Dinos Boys

Unhinged, But On Point:
Dinos Boys Pull an Album Out of Their Antics

“A lot of people think it’s from the Thin Lizzy song, ‘The Boys Are Back in Town,’ but it’s not,” insists Dinos Boys founder Danny Song.

That link is the most obvious and plausible option when pondering the origin of the Atlanta band’s name, but both Song and co-frontman Chase Noles – better known these days as Chase Tail – shoot it down, although the latter player denies it mainly on the basis of ignorance. He isn’t sure why they’re dubbed as such. Song had the name already in place when the Atlanta native moved back home after a stint in Brooklyn, where he first formed Dinos Boys.

Back then, Song’s live lineup was rounded out by New York pals Danny Gold of The Stalkers, Ryan McHale of Night Birds and Ryan Roberts, a fellow former Atlantan he’d known since his teens.

“I moved out to Atlanta immediately wanting to start it in Atlanta,” Song recalls. “I saw Chase one day at the EARL when he was working, and I went up to him and asked him straight up. I knew him back in the Heart Attack days here in Atlanta before I moved to New York. I always knew he was a great musician, a great performer.”

Before Dinos Boys, Song was nurturing his third eye in a psych-pop outfit called The Runaway Suns. Noles, on the other hand, was generally musically idle after The Heart Attacks dismantled around 2008.

“I was five years not playing music,” he says. “The last time I played with was The Heart Attacks. Then Danny came back in town, then I started playing with him. I was just with my baby every day, and playing music with him, but before that I was just with my baby and working.”

Noles’ day-to-day changed drastically after his son was born, and even before that as he grappled with some personal issues. But when Song approached him, he was, evidently, ready for a comeback. He hopped on the bandwagon right away.

“I’ve always wanted to play. I went through some wild stages; I’ve been crazy for sure. I am, for sure, definitely crazy,” he admits. “But I’ve really appreciated playing with Dinos Boys. It was a godsend. I’ve been wanting to do something for a minute. I love Dinos Boys more than any band I’ve ever been in. If I could be in any band, it’d be Dinos Boys.”

In a lot of ways, Noles and Song are kindred crude-and-lewd spirits. When we discuss the meaning of Dinos Boys, they relate a definition they’ve adopted together: In unison, they exclaim: “It stands for despicable, ignorant, nasty ole shit-stirrers!”

Speaking simultaneously is something they’re quite practiced at – virtually every Dinos Boys tune features dual singing by Noles and Song, who also handle rhythm and lead guitar, respectively. A little camaraderie goes a long way, and these guys are absolutely gushing with it. While they goad each other’s crude, harebrained antics almost equally, one is clearly the rowdier of the two rabble-rousers; Song spends the bulk of the interview laughing at Noles’ totally absurd responses to basic questions. Really, Noles is so off-the-deep-end in his answers that it’s easy to forget that he, along with Song, crafts quick-hitting, expertly infectious rock ‘n’ roll romps.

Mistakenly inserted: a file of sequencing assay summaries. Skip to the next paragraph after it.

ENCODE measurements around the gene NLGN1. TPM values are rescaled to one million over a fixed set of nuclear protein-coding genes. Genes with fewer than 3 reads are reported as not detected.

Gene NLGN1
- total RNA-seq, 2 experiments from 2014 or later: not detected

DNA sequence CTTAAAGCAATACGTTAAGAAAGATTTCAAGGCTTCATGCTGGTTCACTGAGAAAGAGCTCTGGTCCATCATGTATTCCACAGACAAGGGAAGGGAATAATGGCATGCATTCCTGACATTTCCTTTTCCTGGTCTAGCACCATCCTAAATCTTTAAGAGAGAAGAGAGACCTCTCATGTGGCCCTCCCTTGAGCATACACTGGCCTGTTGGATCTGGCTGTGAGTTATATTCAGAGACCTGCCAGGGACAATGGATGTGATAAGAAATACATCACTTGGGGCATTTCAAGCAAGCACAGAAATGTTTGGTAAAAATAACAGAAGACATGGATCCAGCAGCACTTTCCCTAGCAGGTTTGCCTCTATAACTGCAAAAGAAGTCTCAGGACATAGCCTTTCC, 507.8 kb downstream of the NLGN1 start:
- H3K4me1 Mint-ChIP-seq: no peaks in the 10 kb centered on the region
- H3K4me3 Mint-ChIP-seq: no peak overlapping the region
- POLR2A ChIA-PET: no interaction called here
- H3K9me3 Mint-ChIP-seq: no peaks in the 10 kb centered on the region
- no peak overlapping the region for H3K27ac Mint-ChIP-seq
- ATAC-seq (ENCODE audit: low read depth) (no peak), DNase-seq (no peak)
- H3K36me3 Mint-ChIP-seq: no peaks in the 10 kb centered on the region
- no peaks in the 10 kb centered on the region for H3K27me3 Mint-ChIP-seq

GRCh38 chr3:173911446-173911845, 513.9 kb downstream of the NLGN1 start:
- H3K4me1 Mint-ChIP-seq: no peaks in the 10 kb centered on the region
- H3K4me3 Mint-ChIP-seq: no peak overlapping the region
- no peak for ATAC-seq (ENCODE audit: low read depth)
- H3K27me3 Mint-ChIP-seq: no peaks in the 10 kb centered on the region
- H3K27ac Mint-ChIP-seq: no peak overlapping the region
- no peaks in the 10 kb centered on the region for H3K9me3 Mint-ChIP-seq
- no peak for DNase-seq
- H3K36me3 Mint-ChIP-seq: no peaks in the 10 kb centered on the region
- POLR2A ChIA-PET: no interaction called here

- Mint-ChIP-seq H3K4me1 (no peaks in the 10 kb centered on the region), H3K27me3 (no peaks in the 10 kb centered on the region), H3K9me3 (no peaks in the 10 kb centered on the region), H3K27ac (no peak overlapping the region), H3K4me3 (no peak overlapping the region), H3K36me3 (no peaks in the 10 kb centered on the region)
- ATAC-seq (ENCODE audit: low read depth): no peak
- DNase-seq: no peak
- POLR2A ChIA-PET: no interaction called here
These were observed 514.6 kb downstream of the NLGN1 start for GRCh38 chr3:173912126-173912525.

One way or another, the two manage to get things done, albeit at a little slower pace than some. On March 10, the first Dinos Boys full-length, Last Ones, will finally surface. Five years in the making, their raw reinvention of late ’70s punk is shaped from a state of dementia, and forces you to eat a slice of their drug-laced pie that serves to fuel your own shenanigans. The whole shebang has a proto lean and there’s a heaps of power pop guitar work, but it’s not bubblegum by any stretch. The crunch of Song’s four-track cassette home-recording process obscures up the candied melodies; they’re better likened to a dirt-and-ant covered lollipop discarded by a sewage drain. And Noles would likely pick it up and eat it.

The LP is being jointly released through Oops Baby, the label run by Warren Bailey (Barreracudas, Gentleman Jesse and His Men, Beat Beat Beat) and his wife, and Die Slaughterhaus, the storied Atlanta house-venue-turned-imprint notorious for kick-starting Black Lips’ career more than a decade ago. Besides that Dinos Boys single, the latter has been generally inactive, despite having once been a centerpiece of the local scene.

“When I was younger [and] with The Heart Attacks, we were on Die Slaughterhaus’ other label Brand Name. I’ve always been involved with Mark doing stuff. He’s always been very supportive and good to all of us, musically or friend-wise,” Noles says.

Financial struggles hindered Die Slaughterhaus’ early 2000s heyday, nearly causing a permanent undoing when its reach was still quite high. Releases have been few and far between as a result.